Life is good in the woods for these bears. They have plentiful food, clean water, other bears to make little bears with, and freedom. Being free is essential to the bear psyche. At least that’s what I believe. Being a bear is all about enjoying and surviving each and every day. You have to have skills to survive in the woods. You have to know where the food is. You have to know where the water is when a shallow stream dries up. If your a mom bear you have to know how to avoid “Big Black’ before breeding season so he doesn’t eat your cubs. You have to know where you can den. You have to know where the bugs ain’t. And you have to know where it is safe in the woods. That’s a lot of knowledge. Most people would perish in a couple of months left to their own devices in the woods. Bears have a set of skills, and a whole lot of knowledge, about getting through each day. One day at a time.
For the last 60 years the bears of western New England have had a pretty good gig. They have had space. They have had good food. And for the most part there interactions with the few humans that inhabit these parts have been inconsequential.
But a dark future for bears in western and northern New England looms. And yes, as one might expect, there ominous days to come will be at the hands of humans. This terrain, or at least the part of it that has high ridge lines, has been targeted for wind development. Giant turbines, reaching five hundred feet into the air to capture wind to make electricity for energy hungry urbanites who rarely even think of wildlife, much less black bears. Hundreds of turbines have been proposed for the forested ridge lines of Massachusetts, Vermont, New Hampshire, and Maine. Once big business discovered they could rake in millions of public dollars to construct big turbines all bets were off. Nobody really cares about the damage that these industrial machines do. No one seems to even consider that that they are industrializing the last remaining wild areas of the northeast. It’s about profits not about ecology or environmental ethics. Yes, the very folks who created global warming and climate change will tell you it’s about being green. But anybody who knows anything about wind, especially for inland New England, will tell you that it is marginal at best, and only capable of producing power for excess demand. The kind of demand the electric companies want all of us to use so that they can keep making hordes of money. And not surprisingly no one seems to be talking about energy conservation these days. There is no profit in that.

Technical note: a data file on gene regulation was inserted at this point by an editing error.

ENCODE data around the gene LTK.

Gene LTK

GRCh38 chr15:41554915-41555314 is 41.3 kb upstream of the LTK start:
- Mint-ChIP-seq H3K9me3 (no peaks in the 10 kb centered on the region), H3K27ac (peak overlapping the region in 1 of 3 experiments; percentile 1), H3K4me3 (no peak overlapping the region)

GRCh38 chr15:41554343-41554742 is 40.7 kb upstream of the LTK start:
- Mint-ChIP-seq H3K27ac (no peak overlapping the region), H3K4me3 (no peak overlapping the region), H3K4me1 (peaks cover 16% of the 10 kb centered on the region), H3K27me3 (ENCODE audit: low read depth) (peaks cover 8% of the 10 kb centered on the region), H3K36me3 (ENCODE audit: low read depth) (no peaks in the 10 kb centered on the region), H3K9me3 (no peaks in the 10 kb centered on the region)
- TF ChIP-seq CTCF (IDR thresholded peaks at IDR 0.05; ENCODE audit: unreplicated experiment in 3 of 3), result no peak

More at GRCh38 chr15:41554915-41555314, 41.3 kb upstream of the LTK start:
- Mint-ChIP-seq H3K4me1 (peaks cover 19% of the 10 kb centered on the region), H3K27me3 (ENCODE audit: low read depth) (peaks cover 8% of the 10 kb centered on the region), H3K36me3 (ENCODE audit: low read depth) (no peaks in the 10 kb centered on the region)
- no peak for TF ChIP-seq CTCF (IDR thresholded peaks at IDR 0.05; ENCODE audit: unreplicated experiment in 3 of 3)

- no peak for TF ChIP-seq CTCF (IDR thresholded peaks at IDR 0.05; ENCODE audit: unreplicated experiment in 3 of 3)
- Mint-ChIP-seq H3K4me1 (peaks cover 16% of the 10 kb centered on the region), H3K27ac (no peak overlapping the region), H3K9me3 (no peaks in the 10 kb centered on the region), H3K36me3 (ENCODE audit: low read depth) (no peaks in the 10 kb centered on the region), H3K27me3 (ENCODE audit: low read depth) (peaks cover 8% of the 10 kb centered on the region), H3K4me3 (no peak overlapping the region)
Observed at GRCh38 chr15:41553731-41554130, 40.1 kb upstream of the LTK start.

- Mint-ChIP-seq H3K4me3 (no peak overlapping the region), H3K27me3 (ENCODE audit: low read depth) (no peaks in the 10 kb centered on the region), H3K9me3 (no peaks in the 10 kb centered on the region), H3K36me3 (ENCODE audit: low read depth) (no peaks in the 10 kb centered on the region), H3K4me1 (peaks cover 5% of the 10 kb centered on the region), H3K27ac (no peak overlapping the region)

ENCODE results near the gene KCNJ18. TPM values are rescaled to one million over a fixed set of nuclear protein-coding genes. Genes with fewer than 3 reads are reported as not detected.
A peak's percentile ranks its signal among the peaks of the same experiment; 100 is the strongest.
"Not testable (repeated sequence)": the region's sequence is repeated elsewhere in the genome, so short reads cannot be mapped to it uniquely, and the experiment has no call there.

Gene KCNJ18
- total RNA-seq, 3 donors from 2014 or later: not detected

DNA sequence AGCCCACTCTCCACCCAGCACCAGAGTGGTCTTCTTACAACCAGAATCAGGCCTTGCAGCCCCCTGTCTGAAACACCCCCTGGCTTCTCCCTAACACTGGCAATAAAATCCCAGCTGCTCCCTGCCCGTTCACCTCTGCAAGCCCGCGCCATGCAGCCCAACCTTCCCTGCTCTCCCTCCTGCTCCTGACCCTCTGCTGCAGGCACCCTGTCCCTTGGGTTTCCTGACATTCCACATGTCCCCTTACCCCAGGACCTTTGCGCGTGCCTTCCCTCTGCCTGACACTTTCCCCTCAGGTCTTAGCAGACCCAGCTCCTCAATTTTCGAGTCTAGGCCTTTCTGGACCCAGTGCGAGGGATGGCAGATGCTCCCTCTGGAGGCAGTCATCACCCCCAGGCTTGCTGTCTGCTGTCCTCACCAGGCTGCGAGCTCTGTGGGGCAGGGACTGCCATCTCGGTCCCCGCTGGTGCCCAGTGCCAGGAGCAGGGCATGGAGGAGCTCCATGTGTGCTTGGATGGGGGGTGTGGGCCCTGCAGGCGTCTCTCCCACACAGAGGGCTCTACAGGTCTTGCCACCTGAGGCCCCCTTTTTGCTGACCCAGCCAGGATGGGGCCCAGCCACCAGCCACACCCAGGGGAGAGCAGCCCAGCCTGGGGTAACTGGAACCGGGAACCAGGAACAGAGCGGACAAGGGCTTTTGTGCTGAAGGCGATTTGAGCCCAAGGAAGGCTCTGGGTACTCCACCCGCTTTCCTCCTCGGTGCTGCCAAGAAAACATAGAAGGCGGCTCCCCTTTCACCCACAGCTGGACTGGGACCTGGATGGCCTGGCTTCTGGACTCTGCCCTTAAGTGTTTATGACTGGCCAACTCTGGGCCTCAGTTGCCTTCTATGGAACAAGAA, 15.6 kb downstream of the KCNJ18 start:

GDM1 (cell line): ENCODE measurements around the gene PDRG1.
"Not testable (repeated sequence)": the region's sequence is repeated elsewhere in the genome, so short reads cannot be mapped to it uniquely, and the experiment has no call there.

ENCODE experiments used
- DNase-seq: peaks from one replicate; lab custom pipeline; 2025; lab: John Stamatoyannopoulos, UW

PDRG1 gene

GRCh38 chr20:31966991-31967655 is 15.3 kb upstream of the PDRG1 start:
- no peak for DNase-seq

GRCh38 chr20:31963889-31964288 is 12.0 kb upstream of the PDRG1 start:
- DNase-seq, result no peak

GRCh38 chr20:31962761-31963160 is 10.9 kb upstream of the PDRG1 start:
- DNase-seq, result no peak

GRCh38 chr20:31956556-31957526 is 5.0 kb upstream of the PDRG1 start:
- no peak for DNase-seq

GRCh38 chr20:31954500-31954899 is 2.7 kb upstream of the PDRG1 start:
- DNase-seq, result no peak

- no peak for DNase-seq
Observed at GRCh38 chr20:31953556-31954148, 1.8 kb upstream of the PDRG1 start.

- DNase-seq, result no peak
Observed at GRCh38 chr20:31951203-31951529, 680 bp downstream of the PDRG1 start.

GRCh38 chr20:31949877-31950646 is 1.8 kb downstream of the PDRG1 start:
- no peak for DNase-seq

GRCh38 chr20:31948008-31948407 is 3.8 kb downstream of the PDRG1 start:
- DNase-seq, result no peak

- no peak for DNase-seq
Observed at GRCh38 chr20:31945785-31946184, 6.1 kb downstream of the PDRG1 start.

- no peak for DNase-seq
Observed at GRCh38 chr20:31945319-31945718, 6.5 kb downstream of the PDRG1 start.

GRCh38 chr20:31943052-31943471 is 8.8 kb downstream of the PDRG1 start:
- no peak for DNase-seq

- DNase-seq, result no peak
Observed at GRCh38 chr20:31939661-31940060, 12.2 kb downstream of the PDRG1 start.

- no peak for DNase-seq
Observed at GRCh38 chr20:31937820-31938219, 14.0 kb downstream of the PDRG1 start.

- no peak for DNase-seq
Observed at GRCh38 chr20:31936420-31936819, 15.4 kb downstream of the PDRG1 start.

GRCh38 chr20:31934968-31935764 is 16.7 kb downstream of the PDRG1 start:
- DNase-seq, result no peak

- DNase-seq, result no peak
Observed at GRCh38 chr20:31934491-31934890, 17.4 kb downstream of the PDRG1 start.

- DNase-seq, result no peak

The State of Vermont’s bear biologist, when reviewing a massive expansion of wind turbines in a National Forest in the southern Green Mountains, stated that the installation of these monstrous machines would severely impact not only the habitat but the actual bear population over a wide range of southern Vermont. Bears use ridge lines as travel corridors. These are the safe havens that they seek for refuge. Form these high precipices they can gather food, smell enemies and threats, and raise young. That these natural sanctuaries might be developed to feed human energy consumption seems somehow way beyond unfair.
It’s not as if bears will just move to another location. Fractured habitat, ecological systems that are fragmented so they become of little use, are a function of bad planning by humans. We seem to be destined to make the same errors over and over again. Usually at the cost of a wild environment of species. And in my estimation it is unforgivable.
I have to say, and few will agree with me, that this earth would be much better off with fewer people and a whole lot more bears.
Bears don’t need humans. They need room. Room to roam. Room to forage. Room for mother sows to teach their cubs. Room for those cubs to frolic and play. Room to be happy. They need room to be free.
Humans, these days, seem to need excess electricity for comfort, silly gadgets, and profit.
Guess who wins.
Written for www.wildramblings.com in September of 2012